Self-answering is hard to do well
It's hard to write a good question when you're planning on self-answering, and a few of our 5e questions suffer from this. It's even harder to write a good answer to such a question. If the problem as-written boils down to "X in 5e is different from [other edition], help help", whatever other virtues the question might have are going to be dragged down by the lack of specifics presented, and the resulting answers are going to suffer the same.
The general problem with self-answered questions is that often the problem is not well-explained, because it doesn't need to be: the answerer can read your mind, because you're the same person.
Solution: Unless one is confident in their ability to write a rockin' question even when self-answering, it may be useful to pause a moment: consider not self-answering for a day or two. Having to explain the problem clearly to others makes it easier to avoid subconsciously taking shortcuts while writing the question. To gain that effect, strongly consider writing the question to the community, and letting them have a crack at it first.
Do research to avoid asking about the really low-hanging fruit
Our question about statistics of the monster math is a valid question but suffers a cardinal question-asking sin: it doesn't just lack evidence of research, but it can only exist as a question because of lack of research.
Solution: We're all excited about 5e, but it's doubly important to take a few moments to consider what research can be done toward solving the problem before asking. It might mean the question becomes moot, but if the question remains after research, it's going to be a good question. And those are what we want.
Broad questions are still broad
When a new edition is out, lots of questions we have are pretty broad due to the nature of how we, as humans, approach a new subject: in a top-down manner, engaging first with the high-level overview and then moving downwards into the nitty-gritty details. Right now there will be the temptation to transform our current questions of engagement into posted Stack questions. But many of those are by their nature fairly broad.
This is not terrible or wrong. But it does mean that taking some extra care to consider the question while writing it can make a large difference in quality.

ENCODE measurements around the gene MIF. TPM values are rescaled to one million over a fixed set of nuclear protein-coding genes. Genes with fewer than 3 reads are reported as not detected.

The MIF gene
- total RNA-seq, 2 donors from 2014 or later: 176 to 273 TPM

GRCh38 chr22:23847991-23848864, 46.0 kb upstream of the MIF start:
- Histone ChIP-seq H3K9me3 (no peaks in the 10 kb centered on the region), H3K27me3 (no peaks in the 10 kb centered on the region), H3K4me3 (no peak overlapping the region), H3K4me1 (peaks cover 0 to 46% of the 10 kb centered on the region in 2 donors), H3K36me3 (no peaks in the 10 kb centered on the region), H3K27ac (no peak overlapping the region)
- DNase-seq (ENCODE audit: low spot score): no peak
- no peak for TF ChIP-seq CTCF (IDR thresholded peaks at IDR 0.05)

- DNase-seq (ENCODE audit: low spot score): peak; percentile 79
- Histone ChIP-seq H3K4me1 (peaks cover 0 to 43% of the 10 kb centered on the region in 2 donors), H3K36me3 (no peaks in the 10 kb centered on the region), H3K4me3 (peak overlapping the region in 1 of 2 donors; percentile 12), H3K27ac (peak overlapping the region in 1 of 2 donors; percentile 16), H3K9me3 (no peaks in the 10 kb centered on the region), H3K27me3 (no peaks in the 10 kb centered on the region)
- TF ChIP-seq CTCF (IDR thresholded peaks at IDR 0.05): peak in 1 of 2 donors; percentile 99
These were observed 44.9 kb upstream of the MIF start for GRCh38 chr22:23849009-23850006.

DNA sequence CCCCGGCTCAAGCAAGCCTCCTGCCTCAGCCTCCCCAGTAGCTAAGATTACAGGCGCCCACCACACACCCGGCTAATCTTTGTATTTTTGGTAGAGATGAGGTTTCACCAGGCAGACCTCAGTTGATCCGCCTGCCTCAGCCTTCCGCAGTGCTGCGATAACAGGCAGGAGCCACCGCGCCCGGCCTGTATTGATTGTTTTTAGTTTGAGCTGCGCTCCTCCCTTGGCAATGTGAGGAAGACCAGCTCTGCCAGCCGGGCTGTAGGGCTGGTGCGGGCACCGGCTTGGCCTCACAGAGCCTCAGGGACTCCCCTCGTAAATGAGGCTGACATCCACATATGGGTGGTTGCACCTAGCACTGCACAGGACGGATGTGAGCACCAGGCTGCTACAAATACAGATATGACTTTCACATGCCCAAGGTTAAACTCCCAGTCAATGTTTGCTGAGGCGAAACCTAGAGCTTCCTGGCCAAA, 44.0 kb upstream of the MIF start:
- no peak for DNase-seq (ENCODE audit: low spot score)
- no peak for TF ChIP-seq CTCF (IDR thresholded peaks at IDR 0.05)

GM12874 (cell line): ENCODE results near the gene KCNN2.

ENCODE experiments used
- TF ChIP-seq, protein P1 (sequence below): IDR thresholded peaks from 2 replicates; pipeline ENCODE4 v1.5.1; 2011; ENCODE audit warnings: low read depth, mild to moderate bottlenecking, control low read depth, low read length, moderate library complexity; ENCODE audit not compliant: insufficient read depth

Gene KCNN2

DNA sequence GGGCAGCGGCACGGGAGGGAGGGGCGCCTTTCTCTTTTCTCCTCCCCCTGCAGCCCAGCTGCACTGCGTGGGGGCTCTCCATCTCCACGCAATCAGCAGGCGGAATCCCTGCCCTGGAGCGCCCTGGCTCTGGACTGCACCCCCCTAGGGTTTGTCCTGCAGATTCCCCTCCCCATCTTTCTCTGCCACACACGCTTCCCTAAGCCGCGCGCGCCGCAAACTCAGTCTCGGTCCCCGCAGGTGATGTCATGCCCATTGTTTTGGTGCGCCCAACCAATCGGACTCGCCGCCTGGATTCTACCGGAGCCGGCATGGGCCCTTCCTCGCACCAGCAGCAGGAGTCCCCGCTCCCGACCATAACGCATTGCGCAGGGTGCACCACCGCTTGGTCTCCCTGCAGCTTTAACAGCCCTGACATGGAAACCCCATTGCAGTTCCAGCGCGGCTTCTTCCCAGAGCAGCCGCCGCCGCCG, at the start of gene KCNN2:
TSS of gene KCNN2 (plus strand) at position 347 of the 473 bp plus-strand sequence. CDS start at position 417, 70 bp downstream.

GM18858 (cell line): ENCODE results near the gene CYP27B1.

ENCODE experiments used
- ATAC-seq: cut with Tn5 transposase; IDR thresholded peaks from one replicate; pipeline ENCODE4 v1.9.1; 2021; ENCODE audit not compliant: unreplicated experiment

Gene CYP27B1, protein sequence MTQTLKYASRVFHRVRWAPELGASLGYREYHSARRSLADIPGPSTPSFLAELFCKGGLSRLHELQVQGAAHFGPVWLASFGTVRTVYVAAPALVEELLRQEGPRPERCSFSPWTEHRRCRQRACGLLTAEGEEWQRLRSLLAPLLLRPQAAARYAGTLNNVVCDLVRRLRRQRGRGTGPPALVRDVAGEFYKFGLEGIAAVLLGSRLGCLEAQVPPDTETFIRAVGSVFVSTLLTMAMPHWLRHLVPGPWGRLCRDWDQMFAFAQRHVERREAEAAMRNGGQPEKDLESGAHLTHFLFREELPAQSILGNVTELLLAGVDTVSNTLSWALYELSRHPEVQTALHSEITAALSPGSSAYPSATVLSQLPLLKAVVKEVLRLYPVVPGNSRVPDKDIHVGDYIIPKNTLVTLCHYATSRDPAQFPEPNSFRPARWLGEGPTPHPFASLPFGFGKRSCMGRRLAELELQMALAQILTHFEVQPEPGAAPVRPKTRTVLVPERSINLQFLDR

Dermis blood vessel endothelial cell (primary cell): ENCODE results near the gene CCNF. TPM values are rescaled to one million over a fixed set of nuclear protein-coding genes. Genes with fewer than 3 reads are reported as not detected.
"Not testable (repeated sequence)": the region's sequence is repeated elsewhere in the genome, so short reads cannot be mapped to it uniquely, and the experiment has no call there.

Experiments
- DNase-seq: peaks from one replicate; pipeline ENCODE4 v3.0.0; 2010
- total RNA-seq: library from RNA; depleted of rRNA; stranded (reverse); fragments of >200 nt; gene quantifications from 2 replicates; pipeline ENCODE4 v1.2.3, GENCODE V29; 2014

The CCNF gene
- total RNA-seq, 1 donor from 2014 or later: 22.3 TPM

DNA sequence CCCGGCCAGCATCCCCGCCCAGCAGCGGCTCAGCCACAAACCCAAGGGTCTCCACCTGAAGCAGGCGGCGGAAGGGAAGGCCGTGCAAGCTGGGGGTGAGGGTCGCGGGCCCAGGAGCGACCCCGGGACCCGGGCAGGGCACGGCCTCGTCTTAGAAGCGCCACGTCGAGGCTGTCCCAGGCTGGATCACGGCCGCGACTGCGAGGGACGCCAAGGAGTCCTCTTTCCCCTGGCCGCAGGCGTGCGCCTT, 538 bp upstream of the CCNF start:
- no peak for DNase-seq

Solution: When trying to come to grips with a large idea, like "how does X work" or "what is different about Y", try to be as specific about your problem as possible. Remember than being general to help the most people is not actually helpful. Instead, ask yourself some questions: Why do I need to know this? What does knowing solve for me? Can I ask for help solving that instead?
If a problem-centric question doesn't result from this introspection, it's possible that the question simply is too broad. In those cases, the solution is to either not post it, or to post it knowing that it will likely get closed.
For a contentious example of broad question, we have the "What terms have new meanings" question. I think this can be significantly improved by moving away from the broad edition-focused question as written, to a more problem-focused question that's implied, using those questions and some hypothetical (but I think, not too inaccurate) answers:
- Why do I need to know this? Because lots of my players are going to assume they know what terms mean.
- What does knowing solve for me? I can focus on the terms that contradict their assumptions when teaching the game to my players.
- Can I ask for help solving that instead? Yeah, actually: I could ask a question like "When teaching 5e to existing D&D players, what invalid assumptions can I expect them to make?" or something like that.
And if rewriting it as a problem-centric question simply doesn't work somehow, it's probably just too broad.